Cocktails at The Bloomsbury Club, The Bloomsbury:
I’m something of a fan of the Bloomsbury. In addition to the stunning Dalloway Terrace where you can enjoy brunch, the hotel as a whole has a quintessentially English charm about it. That, of course, includes an Alice in Wonderland type maze of corridors with rooms off where someone with my kind of sense of direction (none) is likely to find themselves going round in ever increasing circles. Despite not having had a single drink, it took me some time to actually find The Bloomsbury Club, which I’d imagined to be a private area for residents of the hotel. As I discovered, it isn’t – just a rather intimate space on the lower ground floor which has all the appearance and charm of a Victorian gentleman’s club. A fine setting to enjoy some themed cocktails and bar snacks!
In addition to a rather charming list of wines and spirits (I’ll be back for the Mandarin Napoleon 1960 and might also be tempted by the Perrier-Jouet Blason Rose), there’s a short list of ‘club bites’ which include one of my favourite British charcuterie boards (Trealy Farm), potted brown shrimps, burrata di Puglia and truffle fries. And there’s a great range of cocktails – a ‘time honoured’ list of classics and a themed set of cocktails which are for the most part a twist on classics too.
We started the evening, as I believe one should always do, with a champagne cocktail, a Roger Fry (£13) – Courvoisier VSOP, Angostura and Perrier Jouet. It’s the sort of cocktail I’d probably drink all evening given half a chance. My excuse, that champagne based cocktails do less damage might have little foundation in reality, but once I’ve had one, I really don’t care!
I’d actually expected to stay for an hour or so and to taste a couple or perhaps three cocktails and have a little bar food.
Instead we worked our way through samples of a further nine cocktails. Gentle reader, we did only have tasters – but it ended up being something of a heady concoction of spirits and I’m rather suprised that ANY of the later photos are in focus as, apart from the fact we’d moved to the cosy but rather dark outside terrace, the effect of alcohol on my limited camera skills is usually very noticable.
Our second cocktail was named Vanessa Bell and based on a ‘Something Gorgeous’. One of the prettiest drinks of the evening, this one apparently was inspired by Vanessa’s various love affairs with members of the Bloomsbury set, including both Roger Fry and Duncan Grant, who gave his name to the third cocktail . This one, based on ‘On a Toot’ comprises Chivas Regal 12yr, Byrr, Maraschino and Orange Bitters.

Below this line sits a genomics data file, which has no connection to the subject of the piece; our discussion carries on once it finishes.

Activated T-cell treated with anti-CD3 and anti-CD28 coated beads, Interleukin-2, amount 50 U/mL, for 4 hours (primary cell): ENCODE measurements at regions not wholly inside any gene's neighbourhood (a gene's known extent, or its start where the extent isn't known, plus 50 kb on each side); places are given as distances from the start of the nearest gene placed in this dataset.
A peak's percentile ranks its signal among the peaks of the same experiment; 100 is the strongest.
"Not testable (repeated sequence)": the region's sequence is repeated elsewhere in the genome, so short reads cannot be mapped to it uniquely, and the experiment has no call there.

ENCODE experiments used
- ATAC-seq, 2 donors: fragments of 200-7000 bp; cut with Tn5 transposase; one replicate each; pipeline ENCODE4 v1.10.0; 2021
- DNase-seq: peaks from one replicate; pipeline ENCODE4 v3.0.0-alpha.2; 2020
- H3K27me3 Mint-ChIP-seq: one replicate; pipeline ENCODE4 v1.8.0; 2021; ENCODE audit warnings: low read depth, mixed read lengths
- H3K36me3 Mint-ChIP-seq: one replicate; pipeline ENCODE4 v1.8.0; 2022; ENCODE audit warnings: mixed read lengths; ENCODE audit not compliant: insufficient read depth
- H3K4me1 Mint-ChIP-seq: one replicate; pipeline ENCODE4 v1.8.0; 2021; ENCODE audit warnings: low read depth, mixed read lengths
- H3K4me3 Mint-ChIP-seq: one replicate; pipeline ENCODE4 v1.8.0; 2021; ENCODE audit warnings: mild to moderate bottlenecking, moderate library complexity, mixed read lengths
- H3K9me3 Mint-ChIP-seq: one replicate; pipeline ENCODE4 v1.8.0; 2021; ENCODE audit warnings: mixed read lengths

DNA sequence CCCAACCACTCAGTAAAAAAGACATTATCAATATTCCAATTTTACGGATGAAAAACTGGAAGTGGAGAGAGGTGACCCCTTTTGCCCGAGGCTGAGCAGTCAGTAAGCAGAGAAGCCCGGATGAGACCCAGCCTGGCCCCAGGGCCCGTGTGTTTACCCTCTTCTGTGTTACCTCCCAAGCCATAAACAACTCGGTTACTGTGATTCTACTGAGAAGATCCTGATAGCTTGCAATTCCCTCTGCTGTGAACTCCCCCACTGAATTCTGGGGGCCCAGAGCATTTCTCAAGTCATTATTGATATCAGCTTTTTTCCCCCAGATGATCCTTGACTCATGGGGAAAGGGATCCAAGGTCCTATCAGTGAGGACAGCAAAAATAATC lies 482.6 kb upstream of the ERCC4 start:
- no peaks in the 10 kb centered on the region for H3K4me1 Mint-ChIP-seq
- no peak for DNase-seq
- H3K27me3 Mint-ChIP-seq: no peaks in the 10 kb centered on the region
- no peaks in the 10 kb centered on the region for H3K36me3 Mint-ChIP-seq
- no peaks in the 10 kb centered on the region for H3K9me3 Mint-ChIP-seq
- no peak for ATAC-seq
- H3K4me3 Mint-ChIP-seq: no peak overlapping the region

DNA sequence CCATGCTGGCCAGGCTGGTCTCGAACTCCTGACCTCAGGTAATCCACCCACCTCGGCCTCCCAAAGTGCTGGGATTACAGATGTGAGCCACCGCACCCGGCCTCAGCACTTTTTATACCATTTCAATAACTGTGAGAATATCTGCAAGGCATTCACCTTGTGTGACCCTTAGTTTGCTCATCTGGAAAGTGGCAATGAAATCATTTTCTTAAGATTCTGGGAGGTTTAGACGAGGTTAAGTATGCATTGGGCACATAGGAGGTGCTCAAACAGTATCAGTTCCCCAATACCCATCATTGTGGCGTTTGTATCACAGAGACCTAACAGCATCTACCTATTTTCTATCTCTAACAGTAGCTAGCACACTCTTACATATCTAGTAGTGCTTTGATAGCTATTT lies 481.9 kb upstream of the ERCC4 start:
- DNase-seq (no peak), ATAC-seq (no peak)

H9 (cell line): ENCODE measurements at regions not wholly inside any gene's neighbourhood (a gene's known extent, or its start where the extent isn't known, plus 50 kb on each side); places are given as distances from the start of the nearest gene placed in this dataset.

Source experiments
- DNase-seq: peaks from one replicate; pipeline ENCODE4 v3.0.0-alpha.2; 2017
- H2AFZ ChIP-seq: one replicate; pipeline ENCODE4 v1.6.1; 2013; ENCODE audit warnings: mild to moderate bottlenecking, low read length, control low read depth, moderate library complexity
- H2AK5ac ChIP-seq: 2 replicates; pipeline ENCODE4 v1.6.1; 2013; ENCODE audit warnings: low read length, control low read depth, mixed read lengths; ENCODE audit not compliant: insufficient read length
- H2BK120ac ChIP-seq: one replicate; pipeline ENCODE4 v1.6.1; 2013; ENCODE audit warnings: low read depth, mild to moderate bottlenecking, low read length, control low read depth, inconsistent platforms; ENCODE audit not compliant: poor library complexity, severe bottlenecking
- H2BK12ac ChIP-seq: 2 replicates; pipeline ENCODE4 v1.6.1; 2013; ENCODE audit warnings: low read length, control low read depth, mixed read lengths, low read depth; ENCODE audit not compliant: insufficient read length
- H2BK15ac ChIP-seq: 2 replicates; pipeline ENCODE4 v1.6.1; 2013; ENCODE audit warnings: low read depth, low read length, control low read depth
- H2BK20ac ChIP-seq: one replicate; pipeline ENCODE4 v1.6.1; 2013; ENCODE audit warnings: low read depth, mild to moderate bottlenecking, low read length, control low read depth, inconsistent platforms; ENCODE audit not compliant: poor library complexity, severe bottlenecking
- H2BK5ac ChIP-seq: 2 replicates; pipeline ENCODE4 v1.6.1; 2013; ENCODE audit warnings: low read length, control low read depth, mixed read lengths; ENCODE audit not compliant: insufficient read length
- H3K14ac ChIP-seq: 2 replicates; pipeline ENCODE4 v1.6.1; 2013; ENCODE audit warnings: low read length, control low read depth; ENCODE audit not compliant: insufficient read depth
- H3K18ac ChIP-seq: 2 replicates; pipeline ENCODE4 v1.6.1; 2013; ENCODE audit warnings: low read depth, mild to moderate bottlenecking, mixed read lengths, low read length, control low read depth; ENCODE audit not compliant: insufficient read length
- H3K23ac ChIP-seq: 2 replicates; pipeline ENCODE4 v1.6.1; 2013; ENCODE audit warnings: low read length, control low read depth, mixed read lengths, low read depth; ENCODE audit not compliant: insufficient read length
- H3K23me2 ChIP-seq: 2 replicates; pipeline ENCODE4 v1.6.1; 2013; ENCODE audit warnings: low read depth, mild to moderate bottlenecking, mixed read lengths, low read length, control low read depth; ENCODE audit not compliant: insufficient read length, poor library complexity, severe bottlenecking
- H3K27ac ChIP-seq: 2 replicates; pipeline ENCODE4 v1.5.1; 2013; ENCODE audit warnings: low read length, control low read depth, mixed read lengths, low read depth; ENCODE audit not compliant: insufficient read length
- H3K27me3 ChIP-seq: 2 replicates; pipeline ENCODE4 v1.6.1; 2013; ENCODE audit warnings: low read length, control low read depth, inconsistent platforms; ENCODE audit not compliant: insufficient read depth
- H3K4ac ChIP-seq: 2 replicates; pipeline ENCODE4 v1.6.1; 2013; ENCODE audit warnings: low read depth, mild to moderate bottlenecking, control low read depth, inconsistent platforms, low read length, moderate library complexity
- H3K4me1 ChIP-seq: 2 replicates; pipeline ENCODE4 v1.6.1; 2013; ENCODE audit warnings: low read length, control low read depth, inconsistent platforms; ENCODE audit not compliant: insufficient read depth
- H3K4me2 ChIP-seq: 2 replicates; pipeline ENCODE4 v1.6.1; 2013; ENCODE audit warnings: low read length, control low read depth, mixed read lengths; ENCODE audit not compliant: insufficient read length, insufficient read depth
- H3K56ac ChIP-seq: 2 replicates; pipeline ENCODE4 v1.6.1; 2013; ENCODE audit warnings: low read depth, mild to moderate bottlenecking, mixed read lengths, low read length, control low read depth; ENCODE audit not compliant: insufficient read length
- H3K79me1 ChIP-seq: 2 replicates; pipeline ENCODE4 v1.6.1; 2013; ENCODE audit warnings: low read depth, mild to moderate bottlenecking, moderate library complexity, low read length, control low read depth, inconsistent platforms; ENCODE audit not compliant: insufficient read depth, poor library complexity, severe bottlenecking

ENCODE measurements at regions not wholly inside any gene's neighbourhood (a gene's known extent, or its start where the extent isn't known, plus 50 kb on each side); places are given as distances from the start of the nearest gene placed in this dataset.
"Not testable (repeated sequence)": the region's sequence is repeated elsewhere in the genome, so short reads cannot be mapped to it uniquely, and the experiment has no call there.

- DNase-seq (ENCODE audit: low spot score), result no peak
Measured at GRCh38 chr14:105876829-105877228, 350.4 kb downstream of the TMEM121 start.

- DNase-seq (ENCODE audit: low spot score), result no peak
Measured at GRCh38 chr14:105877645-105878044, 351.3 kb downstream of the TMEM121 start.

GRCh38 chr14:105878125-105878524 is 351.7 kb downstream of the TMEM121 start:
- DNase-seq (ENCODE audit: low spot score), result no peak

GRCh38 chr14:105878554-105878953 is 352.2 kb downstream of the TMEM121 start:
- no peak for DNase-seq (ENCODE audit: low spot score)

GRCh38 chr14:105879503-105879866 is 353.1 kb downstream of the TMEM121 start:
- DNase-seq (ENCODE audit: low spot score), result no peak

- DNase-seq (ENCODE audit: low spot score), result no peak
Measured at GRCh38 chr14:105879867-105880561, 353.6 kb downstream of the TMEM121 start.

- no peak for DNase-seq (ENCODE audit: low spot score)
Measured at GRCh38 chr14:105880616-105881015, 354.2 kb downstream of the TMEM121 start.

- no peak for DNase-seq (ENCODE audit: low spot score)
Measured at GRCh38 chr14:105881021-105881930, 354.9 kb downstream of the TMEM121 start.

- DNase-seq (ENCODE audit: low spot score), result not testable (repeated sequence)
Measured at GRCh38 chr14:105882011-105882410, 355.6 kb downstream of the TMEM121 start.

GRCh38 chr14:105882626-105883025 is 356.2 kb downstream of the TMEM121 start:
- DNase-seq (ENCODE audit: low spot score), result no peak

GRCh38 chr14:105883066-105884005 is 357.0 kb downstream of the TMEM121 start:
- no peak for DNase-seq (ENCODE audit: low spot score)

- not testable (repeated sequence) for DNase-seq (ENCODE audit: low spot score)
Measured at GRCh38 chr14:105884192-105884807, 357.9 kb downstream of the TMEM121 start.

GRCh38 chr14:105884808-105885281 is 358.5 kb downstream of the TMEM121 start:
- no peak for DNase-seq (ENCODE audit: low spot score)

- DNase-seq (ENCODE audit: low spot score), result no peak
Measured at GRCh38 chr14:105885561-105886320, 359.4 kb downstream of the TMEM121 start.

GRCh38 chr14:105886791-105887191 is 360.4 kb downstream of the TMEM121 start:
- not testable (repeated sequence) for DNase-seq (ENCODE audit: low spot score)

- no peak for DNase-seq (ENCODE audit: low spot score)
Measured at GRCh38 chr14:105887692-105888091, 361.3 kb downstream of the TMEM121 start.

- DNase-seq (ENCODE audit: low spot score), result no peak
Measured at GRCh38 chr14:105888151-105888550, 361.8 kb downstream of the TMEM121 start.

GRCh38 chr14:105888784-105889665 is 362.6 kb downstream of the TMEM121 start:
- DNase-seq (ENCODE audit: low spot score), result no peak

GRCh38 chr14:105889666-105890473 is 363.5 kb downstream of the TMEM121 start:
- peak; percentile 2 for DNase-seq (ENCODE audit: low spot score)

Bar snacks were very welcome at this point. I seem to remember eating a lot of the fries…and a couple of fingers of the serrano ham club.
Gentle reader we continued with three more cocktails and a further selection of bar snacks. I particularly liked the Virgina Woolf, made with Number 3 Gin, lemon, raspberry shrub, cochi americano and egg white, so you’ll find the recipe at the end of this post.
I have to admit that by this stage, I was feeling just a little overwhelmed. Desmond MacCarthy, based on Theda Bara, was probably a good move. A light, long cocktail before we all moved outside.
The Terrace, where we enjoyed tastes of a further four cocktails and some more bar snacks, is something of a fairytale setting, with trailing ivy, twinkling lights, comfy cushions and plenty of rugs to wrap up in.
The Bar team were still going strong, mixing yet more fabulous cocktails for us to try. This one, E.M. Forster, based on a ‘High Society’ is Haymans Old Tom Gin, Plymouth Sloe Gin and Orange – a heady mixture indeed.
This kind of hedonistic evening seemed entirely appropriate in the setting of The Bloomsbury Club. I definitely drank more than I would normally do – and ate plenty of delicious bar food. But, the Bloomsbury Set, a group of English writers, philosphers and artists who met between 1907 and 1930 in the same part of London that the hotel is based, would have done something similar, albeit more probably in their own homes.
Cocktails are priced between £10 and £13 and bar snacks start at a reasonable £4 for those incredibly moreish truffle fries. If you’d like to try making one of the cocktails at home, you’ll find the recipe for the Virginia Woolf below. But, I’d recommend making your way to The Bloomsbury Club where someone else can do all the hard work for you!
With many thanks to the Bloomsbury Club for their hospitality
The Bloomsbury Club
16-22 Great Russell Street